Ziggurat is an ancient Akkadian word used in Mesopotamia and Elam for a large, multi-layered temple. The Chogha Zanbil ziggurat was built in a square design with each side of the base approximately 105m long. It was built both with baked and mud bricks and was dedicated to the Elamite god Inshushinak.
The ziggurat lies in a larger archaeological site, known in antiquity as "Dur Untash". It was built in the 13th century BC by the Elamite king Untash Napirisha. The site consisted of three circular walls which encircled the Chogha Zanbil ziggurat. In addition to the ziggurat, several smaller temples were located on the site. The site was destroyed in 640 BC by the Assyrian king Ashurbanipal and was subsequently forgotten. It was rediscovered in the 20th century, with excavations taking place between 1951 and 1971 under the leadership of Roman Ghirshman. Chogha Zanbil has been a UNESCO World Heritage site since 1979. To access Chogha Zanbil it is necessary to arrange to charter a taxi or minibus because the site is not accessible with public transportation.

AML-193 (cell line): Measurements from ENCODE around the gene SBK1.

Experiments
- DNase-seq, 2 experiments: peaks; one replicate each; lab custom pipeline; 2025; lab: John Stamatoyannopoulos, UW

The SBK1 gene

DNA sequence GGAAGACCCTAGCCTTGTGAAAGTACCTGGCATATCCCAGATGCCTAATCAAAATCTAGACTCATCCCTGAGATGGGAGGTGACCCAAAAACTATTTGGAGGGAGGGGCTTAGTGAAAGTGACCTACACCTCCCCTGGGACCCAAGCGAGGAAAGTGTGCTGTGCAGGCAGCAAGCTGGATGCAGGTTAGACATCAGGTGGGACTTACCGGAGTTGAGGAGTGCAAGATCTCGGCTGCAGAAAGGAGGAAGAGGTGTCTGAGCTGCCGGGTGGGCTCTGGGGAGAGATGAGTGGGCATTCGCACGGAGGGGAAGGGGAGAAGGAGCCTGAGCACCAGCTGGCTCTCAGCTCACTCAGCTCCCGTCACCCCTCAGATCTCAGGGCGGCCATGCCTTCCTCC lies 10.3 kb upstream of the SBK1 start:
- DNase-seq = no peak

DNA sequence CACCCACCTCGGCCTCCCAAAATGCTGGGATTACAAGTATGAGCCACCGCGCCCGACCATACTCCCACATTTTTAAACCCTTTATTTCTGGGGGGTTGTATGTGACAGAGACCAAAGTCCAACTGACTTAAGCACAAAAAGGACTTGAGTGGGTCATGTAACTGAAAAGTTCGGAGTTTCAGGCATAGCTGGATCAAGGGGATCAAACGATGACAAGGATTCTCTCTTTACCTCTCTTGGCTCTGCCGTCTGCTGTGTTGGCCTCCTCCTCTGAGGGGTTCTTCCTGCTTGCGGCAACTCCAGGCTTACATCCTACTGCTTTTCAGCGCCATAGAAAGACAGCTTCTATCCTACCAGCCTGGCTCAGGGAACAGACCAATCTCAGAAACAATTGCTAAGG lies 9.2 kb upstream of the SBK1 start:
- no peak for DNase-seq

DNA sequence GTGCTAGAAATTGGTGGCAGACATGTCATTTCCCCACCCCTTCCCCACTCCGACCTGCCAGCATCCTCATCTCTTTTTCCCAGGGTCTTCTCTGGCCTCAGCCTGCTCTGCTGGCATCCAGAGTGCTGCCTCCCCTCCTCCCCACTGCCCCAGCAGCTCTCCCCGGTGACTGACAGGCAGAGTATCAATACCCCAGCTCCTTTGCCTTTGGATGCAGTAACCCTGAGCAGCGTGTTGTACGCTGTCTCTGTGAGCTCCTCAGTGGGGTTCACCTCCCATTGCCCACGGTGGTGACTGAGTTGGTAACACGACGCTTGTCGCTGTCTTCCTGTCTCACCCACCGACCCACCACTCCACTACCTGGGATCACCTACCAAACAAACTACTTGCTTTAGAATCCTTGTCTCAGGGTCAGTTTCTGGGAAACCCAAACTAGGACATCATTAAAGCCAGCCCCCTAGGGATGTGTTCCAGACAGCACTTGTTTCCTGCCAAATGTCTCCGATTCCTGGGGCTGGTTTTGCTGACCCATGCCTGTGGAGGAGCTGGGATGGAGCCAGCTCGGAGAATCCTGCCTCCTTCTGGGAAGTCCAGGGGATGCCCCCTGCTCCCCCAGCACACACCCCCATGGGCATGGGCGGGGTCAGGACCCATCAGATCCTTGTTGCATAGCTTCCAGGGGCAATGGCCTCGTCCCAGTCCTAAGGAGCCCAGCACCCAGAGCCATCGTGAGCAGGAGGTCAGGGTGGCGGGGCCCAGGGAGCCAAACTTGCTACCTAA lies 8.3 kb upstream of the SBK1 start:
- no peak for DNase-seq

01 Chogha Zanbil ziggurat 02 Chogha Zanbil ziggurat 03 Chogha Zanbil ziggurat 04 Chogha Zanbil compound
05 Chogha Zanbil ziggurat 06 Chogha Zanbil ziggurat 07 Chogha Zanbil ziggurat
08 Chogha Zanbil ziggurat 09 Temple foundation 10 Inner court and ziggurat
11 Chogha Zanbil ziggurat 12 Brick walls 13 Cuneiform inscriptions on brick wall 14 Cuneiform inscriptions on bricks
15 Iranian tourists 16 Iranian tourists 17 Brick wall 18 Iranian man 19 Arch 20 Cuneiform inscriptions on brick
21 Southwestern stairway 22 Chogha Zanbil ziggurat 23 Chogha Zanbil ziggurat
24 Temple of Kiririsha 25 Temple of Kiririsha walls 26 Chogha Zanbil ziggurat 27 Chogha Zanbil ziggurat
28 Temple of Adad and Shala 29 Temple of Adad and Shala
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